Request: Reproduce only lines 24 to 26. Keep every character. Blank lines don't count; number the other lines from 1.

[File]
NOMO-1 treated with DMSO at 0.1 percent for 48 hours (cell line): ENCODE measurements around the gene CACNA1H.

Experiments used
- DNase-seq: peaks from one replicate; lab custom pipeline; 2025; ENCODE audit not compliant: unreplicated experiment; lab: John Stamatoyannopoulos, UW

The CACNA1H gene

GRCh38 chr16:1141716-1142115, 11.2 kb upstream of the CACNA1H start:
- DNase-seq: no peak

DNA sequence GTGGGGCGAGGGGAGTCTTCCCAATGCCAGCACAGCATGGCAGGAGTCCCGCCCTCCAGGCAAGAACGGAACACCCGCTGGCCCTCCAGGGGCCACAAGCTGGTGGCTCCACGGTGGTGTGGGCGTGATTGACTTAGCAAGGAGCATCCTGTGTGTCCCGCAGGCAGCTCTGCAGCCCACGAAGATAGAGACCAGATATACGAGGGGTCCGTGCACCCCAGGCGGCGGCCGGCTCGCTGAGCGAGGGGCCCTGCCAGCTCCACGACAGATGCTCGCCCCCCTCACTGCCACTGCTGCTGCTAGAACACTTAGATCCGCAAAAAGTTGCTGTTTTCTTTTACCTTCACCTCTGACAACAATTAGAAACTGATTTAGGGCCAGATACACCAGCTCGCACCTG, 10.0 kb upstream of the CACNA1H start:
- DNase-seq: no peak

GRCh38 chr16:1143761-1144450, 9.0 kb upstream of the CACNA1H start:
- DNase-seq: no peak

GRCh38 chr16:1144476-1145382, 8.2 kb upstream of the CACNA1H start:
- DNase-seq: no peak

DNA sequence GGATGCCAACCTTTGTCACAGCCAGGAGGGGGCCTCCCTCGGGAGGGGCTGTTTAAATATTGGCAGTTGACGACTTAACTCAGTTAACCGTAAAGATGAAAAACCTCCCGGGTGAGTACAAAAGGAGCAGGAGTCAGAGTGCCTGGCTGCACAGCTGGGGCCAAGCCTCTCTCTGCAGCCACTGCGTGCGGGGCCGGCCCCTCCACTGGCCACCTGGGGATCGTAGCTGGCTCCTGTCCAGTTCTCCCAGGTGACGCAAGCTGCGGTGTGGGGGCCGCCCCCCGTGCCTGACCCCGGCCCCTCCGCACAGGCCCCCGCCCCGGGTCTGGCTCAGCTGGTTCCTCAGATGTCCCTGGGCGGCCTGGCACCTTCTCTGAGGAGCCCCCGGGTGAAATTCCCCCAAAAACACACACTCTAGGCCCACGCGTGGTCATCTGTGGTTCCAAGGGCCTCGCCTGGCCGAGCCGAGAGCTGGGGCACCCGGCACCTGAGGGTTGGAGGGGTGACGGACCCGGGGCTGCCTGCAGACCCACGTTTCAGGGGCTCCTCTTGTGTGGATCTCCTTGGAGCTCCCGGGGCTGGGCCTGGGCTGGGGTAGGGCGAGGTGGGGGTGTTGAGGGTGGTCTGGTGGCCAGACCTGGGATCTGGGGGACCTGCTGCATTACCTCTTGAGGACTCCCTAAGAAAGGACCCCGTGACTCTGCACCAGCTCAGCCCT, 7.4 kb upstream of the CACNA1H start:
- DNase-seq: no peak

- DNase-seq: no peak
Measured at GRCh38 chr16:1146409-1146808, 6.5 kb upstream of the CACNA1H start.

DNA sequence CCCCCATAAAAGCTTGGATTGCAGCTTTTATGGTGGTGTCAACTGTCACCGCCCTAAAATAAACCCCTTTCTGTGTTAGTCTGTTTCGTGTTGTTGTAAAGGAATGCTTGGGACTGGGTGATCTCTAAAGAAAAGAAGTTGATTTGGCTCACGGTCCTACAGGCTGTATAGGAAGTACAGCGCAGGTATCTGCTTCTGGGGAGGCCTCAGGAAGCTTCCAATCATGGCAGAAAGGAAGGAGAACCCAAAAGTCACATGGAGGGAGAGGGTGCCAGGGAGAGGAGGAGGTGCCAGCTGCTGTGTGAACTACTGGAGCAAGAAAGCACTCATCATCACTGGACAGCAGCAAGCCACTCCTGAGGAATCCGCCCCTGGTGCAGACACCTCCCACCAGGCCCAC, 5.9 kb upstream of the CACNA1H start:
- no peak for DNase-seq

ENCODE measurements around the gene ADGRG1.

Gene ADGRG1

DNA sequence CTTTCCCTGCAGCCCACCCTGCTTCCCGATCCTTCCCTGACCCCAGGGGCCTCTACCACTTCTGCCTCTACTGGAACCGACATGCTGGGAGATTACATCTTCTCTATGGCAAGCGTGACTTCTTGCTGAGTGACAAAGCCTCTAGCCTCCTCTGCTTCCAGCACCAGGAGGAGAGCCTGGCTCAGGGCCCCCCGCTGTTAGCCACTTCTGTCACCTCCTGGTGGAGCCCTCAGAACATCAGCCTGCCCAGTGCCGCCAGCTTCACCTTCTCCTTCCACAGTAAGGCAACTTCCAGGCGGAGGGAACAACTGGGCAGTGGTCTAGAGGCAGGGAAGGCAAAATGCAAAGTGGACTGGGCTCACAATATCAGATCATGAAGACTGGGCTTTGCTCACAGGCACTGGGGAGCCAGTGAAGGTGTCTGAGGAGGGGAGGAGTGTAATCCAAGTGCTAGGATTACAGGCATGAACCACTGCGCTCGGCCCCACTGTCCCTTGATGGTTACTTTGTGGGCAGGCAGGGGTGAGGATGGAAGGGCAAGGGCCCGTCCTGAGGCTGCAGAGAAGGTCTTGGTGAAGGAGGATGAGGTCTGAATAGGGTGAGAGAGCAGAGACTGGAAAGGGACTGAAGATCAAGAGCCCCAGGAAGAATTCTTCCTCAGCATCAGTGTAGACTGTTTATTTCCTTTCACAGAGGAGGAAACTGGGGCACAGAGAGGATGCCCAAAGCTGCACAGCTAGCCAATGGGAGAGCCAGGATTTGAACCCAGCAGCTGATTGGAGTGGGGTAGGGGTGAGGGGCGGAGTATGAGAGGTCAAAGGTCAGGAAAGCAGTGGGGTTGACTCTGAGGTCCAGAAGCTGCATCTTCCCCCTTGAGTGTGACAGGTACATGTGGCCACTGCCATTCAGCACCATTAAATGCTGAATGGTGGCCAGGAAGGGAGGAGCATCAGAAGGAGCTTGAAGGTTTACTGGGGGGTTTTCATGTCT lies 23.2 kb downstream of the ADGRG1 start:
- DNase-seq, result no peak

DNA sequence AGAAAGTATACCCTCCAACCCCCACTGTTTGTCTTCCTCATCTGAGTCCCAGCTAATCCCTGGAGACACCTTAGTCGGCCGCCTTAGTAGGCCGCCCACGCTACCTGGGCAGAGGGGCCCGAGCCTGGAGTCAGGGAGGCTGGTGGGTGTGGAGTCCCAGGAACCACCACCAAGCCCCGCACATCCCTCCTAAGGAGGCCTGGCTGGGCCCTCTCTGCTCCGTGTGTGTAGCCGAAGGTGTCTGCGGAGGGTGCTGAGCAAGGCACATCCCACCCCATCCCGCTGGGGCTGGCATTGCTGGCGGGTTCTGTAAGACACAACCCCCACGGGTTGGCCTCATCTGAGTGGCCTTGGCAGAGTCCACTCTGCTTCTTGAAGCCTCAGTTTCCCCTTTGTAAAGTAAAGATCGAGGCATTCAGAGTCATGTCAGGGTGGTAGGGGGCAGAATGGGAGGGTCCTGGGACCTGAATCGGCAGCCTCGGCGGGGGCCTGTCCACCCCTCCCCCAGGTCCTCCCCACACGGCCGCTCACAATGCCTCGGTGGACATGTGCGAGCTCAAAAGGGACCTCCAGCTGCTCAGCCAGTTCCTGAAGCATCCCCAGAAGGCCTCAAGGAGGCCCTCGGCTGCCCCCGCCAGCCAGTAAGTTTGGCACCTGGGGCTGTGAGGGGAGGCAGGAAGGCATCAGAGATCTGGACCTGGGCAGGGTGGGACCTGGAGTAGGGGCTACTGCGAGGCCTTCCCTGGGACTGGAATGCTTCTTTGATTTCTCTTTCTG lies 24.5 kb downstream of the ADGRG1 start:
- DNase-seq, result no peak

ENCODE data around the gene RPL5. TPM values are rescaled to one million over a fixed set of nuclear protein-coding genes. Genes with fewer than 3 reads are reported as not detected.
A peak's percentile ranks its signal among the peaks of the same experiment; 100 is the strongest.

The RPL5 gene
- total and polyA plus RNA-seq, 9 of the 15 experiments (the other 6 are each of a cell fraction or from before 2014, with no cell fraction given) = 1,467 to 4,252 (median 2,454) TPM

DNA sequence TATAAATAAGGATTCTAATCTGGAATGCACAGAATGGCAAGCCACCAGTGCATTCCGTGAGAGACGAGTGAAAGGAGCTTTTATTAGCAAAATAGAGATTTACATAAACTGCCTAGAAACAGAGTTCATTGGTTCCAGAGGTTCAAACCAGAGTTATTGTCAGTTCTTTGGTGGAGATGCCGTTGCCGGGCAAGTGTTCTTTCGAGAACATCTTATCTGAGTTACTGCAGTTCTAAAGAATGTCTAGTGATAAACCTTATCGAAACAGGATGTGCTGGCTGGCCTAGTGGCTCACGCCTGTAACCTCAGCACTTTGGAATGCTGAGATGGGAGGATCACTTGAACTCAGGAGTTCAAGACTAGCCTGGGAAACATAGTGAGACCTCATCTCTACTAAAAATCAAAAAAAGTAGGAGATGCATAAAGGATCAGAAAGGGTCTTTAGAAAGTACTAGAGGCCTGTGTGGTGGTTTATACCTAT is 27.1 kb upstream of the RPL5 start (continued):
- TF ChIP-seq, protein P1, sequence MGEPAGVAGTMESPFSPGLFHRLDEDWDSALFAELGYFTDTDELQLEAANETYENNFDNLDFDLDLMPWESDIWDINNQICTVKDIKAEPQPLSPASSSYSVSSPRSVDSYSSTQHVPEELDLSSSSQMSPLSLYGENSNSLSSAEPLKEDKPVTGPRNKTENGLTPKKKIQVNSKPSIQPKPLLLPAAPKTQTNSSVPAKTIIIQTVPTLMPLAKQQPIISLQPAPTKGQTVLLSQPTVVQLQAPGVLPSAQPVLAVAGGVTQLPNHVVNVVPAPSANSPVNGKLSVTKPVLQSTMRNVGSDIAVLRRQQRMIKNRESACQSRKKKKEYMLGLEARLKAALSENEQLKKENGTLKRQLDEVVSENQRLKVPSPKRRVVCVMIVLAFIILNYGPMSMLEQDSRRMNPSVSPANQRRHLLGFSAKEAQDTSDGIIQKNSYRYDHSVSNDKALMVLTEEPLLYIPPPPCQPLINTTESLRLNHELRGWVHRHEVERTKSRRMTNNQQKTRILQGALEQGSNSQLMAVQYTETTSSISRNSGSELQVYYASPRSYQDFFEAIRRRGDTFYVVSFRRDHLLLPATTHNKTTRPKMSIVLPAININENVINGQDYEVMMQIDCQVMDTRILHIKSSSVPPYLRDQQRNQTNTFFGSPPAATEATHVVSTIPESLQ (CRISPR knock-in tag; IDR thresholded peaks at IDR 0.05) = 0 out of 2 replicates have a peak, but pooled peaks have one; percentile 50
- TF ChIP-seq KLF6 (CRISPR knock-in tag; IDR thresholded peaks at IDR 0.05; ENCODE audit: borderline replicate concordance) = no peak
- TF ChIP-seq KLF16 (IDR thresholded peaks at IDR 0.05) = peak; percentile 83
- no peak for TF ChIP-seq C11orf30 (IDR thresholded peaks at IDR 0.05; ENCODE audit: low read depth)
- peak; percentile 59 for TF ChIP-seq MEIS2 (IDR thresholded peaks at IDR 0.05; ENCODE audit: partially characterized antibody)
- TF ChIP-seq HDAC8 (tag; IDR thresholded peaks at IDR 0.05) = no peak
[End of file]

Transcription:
- DNase-seq, result no peak

ENCODE data around the gene RPL5. TPM values are rescaled to one million over a fixed set of nuclear protein-coding genes. Genes with fewer than 3 reads are reported as not detected.
A peak's percentile ranks its signal among the peaks of the same experiment; 100 is the strongest.